Official Selection

Tengo miedo torero
My Tender Matador

by Rodrigo Sepúlveda
Chile, Argentina, Mexico, 2020, 93', color, DCP
Screenplay: Rodrigo Sepúlveda
Thursday 03 September 2020
22:00 Sala Astra 1 Press, Industry
Thursday 03 September 2020
22:15 Sala Astra 2 Press, Industry
Thursday 10 September 2020
17:00 Sala Perla All Accreditations
Followed by Q&A
Friday 11 September 2020
15:00 Cinema Rossini Tickets
Saturday 12 September 2020
22:00 Sala Astra 1 Tickets, All Accreditations
Saturday 12 September 2020
22:15 Sala Astra 2 Tickets, All Accreditations

taken from the novel of the same name by
Pedro Lemebel

Sergio Armstrong
Ana Godoy
Rosario Suárez
Pedro Aznar
Santiago Fumagalli

production design
Marisol Torres
Carolina Espina

Alfredo Castro
[The Queen of the Corner]
Leonardo Ortizgris
Julieta Zylberberg
Sergio Hernández
Ezequiel Díaz
Amparo Noguera
[Mrs. Olguita]
Luis Gnecco
Paulina Urrutia
[Mrs. Clarita]

Florencia Larrea
Lucas Engel
Gregorio González
Ezequiel Borovinsky
Alejandro Israel
Diego Martínez Ulanosky
Jorge López Vidales

world sales
Grandave Capital

press office
Laurent Boye

Amid the political turmoil during the Pinochet dictatorship in Chile in the 1980s, a poor old transvestite engages in a risky clandestine operation after falling in love with a guerrilla who asks her to hide dangerous secrets of the revolution at home.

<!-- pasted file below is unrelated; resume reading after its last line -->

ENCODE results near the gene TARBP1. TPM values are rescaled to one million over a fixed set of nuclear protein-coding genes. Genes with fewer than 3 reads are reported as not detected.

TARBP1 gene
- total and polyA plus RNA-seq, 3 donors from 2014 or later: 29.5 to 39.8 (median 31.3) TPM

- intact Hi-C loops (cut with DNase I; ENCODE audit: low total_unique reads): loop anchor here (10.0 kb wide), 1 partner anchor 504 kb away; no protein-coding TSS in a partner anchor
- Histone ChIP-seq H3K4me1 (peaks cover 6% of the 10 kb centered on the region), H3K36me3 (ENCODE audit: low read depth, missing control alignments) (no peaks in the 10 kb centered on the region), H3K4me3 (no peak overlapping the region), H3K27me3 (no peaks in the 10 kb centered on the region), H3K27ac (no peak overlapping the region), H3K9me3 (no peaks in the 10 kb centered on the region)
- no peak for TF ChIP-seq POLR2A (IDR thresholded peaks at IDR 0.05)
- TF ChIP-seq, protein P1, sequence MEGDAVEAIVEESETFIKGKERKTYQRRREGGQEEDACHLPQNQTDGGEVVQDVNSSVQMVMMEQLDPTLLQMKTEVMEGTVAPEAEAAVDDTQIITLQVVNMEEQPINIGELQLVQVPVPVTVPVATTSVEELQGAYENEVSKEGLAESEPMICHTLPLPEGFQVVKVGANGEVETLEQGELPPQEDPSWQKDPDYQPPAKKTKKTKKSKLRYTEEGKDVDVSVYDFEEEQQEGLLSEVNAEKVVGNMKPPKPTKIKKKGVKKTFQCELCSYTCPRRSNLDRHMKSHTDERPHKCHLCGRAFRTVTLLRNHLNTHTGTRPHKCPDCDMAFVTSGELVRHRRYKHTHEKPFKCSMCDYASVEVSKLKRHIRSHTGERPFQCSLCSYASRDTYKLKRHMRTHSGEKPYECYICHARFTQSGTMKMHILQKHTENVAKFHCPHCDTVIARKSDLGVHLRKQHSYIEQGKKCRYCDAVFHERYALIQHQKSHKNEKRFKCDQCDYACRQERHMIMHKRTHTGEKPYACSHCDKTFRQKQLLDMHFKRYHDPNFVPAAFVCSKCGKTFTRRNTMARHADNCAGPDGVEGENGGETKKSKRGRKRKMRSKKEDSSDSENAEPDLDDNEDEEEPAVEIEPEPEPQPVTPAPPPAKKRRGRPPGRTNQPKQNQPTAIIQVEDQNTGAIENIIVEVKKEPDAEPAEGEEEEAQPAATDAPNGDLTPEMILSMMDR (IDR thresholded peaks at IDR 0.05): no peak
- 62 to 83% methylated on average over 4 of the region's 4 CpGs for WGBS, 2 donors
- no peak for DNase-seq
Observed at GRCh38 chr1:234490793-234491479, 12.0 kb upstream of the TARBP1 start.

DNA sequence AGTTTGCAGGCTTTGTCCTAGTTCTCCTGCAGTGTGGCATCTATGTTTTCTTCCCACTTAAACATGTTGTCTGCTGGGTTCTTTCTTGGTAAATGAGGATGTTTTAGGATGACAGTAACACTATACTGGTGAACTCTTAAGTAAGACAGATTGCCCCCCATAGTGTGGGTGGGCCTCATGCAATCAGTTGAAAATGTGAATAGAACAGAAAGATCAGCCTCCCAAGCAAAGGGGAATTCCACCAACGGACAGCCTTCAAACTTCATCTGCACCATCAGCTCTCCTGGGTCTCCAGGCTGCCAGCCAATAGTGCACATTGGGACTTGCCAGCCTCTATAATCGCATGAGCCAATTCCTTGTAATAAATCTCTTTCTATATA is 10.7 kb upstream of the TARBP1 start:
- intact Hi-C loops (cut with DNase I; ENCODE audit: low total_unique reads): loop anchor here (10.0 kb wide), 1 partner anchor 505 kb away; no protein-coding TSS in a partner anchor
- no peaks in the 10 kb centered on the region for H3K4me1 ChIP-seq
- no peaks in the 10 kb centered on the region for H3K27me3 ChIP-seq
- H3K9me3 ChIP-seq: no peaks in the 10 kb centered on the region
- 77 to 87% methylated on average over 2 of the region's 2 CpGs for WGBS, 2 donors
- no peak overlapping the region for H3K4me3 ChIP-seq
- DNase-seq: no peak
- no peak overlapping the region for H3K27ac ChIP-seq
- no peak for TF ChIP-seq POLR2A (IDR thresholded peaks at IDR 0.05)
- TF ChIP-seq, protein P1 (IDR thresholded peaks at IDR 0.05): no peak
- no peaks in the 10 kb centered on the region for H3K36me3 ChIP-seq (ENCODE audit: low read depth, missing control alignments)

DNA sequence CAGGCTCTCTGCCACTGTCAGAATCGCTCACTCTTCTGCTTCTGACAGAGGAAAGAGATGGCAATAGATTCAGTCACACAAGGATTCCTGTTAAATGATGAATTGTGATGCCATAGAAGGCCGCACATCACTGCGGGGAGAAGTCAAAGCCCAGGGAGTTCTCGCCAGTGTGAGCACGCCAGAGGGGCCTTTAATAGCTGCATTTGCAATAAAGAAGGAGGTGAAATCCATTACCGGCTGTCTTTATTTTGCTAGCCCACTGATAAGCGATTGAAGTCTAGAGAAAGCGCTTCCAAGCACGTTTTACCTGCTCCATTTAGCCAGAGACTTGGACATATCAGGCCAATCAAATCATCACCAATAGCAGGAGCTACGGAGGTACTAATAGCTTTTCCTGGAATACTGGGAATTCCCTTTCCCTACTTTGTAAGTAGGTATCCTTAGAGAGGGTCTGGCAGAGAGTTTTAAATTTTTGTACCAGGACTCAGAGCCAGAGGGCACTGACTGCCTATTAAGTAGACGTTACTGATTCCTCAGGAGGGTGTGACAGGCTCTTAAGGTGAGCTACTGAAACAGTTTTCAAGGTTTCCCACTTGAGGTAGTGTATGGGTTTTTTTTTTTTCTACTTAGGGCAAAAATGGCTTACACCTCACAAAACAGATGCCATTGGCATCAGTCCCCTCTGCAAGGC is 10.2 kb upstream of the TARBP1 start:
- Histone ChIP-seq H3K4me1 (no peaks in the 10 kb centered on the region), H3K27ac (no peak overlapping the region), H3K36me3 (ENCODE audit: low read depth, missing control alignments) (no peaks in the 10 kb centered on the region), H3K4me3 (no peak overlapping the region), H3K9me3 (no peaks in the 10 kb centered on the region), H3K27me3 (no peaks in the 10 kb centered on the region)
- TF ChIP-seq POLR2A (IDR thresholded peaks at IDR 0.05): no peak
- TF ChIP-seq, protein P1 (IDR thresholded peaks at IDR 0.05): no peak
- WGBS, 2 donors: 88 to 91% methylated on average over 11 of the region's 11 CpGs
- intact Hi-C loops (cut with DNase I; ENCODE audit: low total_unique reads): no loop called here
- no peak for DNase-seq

2020 Tengo miedo torero [My Tender Matador]
2014 Aurora
2005 Padre nuestro [Our Father]
2002 Un ladrón y su mujer [A Thief and his Wife]

My Tender Matador has been a hard and adventurous task, as it took many years of work to bring this book to the big screen. I have always admired Pedro Lemebel's art, so it was an honor to direct the film adaptation of his first and only novel. As a director, I wanted to portray Santiago de Chile during the 1980s from a different perspective than other films that take place in this same context. The odd relationship between an elderly transvestite and an undercover guerrilla who is clearly using her to hide the weapons for the attack on Pinochet allowed me to show a city in ruins after a deadly earthquake, taken over by military forces, subject to nighttime curfews, and moving to the rhythm of protest chants, boleros and radio news. Although this is a poignant story, I avoided being melancholic about the past. The film is rather a complex exploration of homosexuality in a country dominated by tyranny and prejudice.

Rodrigo Sepúlveda Urzúa (Chile, 1959) is known for his distinguished career in television and cinema. His feature films A Thief and His WifeOur Father and Aurora, have been selected for some of the most prestigious international film festivals.

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